- Windows license — If you plan to install Windows on this machine, be sure you have a valid license. You can pick up working OEM Windows 7 or Windows 10 Pro licenses on eBay for under $30. Please note that you must be a qualified systems builder to use Microsoft OEM product keys.
- Miscellaneous wiring — You will need some spare wiring in order to wire up the controller adapter and power switch the way I’ve done it. You might also want to salvage the power switch from and old computer and possibly a USB header cable.
Obviously, you’ll need some basic tools as well. A Dremel® rotary tool will come in VERY handy for cutting down the console casing to make everything fit and of course, a soldering iron.
To start, we need to modify the SNES case to fit the motherboard. This was a lot easier than I thought it was going to be. The goal here was to get the rear ports of the motherboard facing the rear of the system to enable rear access to the HDMI and DC ports. I wasn’t able to get the ports to actually touch the back of the casing, so I knew that I was going to use extenders. This wasn’t an issue since I needed to ‘move’ the DC jack to the other side of the unit anyway in order to use the original DC hole.
I got lucky with the motherboard as I was able to salvage the original SNES power switch and its standpoints. All I did here was make two cutouts at the bottom of the stands so the motherboard could slip in allowing me to fit the mother board on the opposite side without further modification. Since the original power button was a basic toggle switch, I decided to use this to provide overall power to the computer…in essence, it became the power switch to the power supply. Because I still needed a momentary switch to actually power on the computer, I was able to re-purpose the original reset button as the computer power button. So to power on this unit, you simply slide the power switch up, then press and release the reset switch. Turning it off is the same process, but in reverse.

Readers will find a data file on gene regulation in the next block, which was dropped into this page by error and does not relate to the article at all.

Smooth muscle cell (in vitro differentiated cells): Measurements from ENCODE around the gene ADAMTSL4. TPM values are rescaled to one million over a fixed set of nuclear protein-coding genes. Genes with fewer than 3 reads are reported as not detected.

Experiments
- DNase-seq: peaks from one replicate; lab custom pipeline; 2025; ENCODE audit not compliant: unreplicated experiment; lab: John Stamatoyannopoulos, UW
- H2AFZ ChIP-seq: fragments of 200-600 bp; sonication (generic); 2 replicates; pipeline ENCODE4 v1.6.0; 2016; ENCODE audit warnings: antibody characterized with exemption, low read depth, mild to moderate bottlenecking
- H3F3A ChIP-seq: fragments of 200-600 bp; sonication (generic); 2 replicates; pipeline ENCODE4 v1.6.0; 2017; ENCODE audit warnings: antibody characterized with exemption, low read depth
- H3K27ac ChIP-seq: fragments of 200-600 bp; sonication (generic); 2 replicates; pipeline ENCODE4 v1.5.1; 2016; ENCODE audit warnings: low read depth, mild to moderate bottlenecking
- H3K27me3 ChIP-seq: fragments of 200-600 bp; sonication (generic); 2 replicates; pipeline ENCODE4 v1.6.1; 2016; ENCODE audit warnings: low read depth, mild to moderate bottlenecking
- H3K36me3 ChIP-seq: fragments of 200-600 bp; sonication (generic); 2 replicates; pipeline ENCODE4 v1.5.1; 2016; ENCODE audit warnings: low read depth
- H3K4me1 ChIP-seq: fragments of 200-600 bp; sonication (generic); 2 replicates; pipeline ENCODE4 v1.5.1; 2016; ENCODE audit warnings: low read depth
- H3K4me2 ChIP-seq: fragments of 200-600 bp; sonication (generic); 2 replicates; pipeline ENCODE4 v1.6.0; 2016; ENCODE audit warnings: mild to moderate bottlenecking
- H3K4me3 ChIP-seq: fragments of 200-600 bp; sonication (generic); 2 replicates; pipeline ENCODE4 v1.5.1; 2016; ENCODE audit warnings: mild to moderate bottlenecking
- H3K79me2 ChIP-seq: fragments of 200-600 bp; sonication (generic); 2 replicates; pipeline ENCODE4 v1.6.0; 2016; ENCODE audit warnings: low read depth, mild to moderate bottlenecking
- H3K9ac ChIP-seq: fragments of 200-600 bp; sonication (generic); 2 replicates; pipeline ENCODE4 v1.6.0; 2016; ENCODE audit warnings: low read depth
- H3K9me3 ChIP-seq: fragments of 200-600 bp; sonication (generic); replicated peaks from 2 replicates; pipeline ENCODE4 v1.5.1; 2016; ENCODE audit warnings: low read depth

SNES controller port conversion
The awesome 4SNES device was a dream come true for my idea! Instead of having to hack up the system to make USB ports accessible for game controllers, I insisted on using the original controller ports. The problem was that I didn’t have much space to bring a USB cable around to the rear port of the motherboard, so my plan was to wire it to a front USB header port.
However, even after verifying the USB pinouts for the header cable, for some reason, this device would not work. I retested it with a standard USB cable and it worked perfectly so I knew it was just a limitation with the 4SNES. To resolve this issue, I soldered the wires from the 4SNES directly to the pins on an external USB port where it is installed into the motherboard. In effect, this was the same as if I had plugged a USB cable right into the onboard ports. Keep in mind that doing it this way will render the actual port useless as plugging in another device will draw too much power and cause the controllers not to work. This wasn’t an issue in my case since I only needed one USB port for the wireless keyboard and mouse receiver.
Running HDMI and power